varying degree to accumulation of excess salt in the root zone portion of the soil
bed. Excesses associated with mulching can also be minimized or eliminated by
prescribed fertilizer placement.


Soil solution
fertilizers.
Florida soils


salts primarily come from irrigation waters, soil residues and applied
In this report, the source and degree of accumulation of salts in
and the potential effect on tomato production will be discussed.


SALT CONCENTRATION IN THE SOIL SOLUTION

Salt concentrations are expressed as ppm in the soil solution at a measured or
estimated field moisture level. With irrigated sandy soils the field moisture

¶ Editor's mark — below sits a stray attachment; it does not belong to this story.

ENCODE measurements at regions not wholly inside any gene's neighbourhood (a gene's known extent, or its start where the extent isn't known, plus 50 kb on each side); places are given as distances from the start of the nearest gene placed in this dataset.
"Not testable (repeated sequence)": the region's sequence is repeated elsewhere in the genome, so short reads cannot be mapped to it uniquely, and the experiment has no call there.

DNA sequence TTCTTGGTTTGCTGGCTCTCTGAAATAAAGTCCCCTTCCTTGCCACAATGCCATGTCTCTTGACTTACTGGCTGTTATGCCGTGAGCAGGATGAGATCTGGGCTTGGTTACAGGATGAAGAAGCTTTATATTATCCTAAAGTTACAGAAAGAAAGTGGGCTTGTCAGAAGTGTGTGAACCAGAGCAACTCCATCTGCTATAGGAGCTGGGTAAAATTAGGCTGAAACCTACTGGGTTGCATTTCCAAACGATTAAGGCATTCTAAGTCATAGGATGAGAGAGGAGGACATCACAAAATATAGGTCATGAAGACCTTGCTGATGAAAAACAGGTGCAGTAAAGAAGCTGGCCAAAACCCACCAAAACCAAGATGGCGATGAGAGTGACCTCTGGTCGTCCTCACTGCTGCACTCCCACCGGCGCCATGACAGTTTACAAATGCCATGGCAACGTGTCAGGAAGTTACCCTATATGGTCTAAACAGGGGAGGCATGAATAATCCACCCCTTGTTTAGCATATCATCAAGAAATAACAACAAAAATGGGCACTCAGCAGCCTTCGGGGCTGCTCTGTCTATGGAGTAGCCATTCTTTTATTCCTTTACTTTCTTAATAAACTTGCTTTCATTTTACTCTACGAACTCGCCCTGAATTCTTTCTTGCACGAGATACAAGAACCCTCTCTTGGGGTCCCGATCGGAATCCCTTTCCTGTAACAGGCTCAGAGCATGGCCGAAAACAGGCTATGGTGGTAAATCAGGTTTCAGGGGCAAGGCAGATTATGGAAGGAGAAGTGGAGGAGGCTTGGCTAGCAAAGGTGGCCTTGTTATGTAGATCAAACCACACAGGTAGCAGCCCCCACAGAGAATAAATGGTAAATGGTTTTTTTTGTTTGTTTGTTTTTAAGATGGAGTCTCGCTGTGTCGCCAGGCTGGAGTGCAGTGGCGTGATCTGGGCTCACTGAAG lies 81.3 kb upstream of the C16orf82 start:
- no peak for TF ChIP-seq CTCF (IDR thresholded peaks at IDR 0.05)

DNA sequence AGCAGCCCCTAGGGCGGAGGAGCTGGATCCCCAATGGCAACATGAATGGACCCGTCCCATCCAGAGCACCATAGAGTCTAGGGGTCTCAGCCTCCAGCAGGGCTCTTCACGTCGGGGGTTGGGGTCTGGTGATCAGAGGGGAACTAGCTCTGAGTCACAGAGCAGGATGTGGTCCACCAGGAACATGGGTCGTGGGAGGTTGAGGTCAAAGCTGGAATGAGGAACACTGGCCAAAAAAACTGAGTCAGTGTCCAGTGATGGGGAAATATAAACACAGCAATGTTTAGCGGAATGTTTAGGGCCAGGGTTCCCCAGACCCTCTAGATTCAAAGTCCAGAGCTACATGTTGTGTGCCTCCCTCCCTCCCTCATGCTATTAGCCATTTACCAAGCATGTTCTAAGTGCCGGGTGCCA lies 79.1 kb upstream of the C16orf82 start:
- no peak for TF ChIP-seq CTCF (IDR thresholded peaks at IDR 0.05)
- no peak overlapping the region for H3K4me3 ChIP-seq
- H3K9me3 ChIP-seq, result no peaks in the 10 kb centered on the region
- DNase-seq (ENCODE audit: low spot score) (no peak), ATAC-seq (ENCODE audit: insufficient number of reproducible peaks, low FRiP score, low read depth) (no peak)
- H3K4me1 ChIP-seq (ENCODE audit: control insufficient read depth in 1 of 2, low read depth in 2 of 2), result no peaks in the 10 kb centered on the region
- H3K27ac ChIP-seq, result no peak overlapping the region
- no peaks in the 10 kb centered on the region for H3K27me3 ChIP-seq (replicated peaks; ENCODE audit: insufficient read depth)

levels may range from 10 to 15%. Good growth is normally attained when salt
concentration levels in the soil solution root zone range from 1000 to 5000 ppm.
At 10,000+ ppm the projected yield of tomatoes may be reduced by 50%. Seed
germination and seedling survival may be retarded at levels of 2000+ ppm. Seedling
loss (poor stands) has been a serious problem of many growers.

It is essential that the root develop into that portion of the soil where the most
favorable levels of nutrients (1000-5000 ppm) moisture and air coincide. Roots
expand extensively into zones of higher concentrations (near a fertilizer band) but
are easily damaged if salts move into and concentrate in the soil solution of an
existing root system.

SOURCE OF SOIL SOLUTION SALTS

(1) Irrigation water salt content may range from 100 ppm to over 2000 ppm.
The comparative quality of the available water, if the salA content exceeds 1000 ppm,
should be considered in the choice of a field site.







AGRICULTURAL RESEARCH & EDUCATION CENTER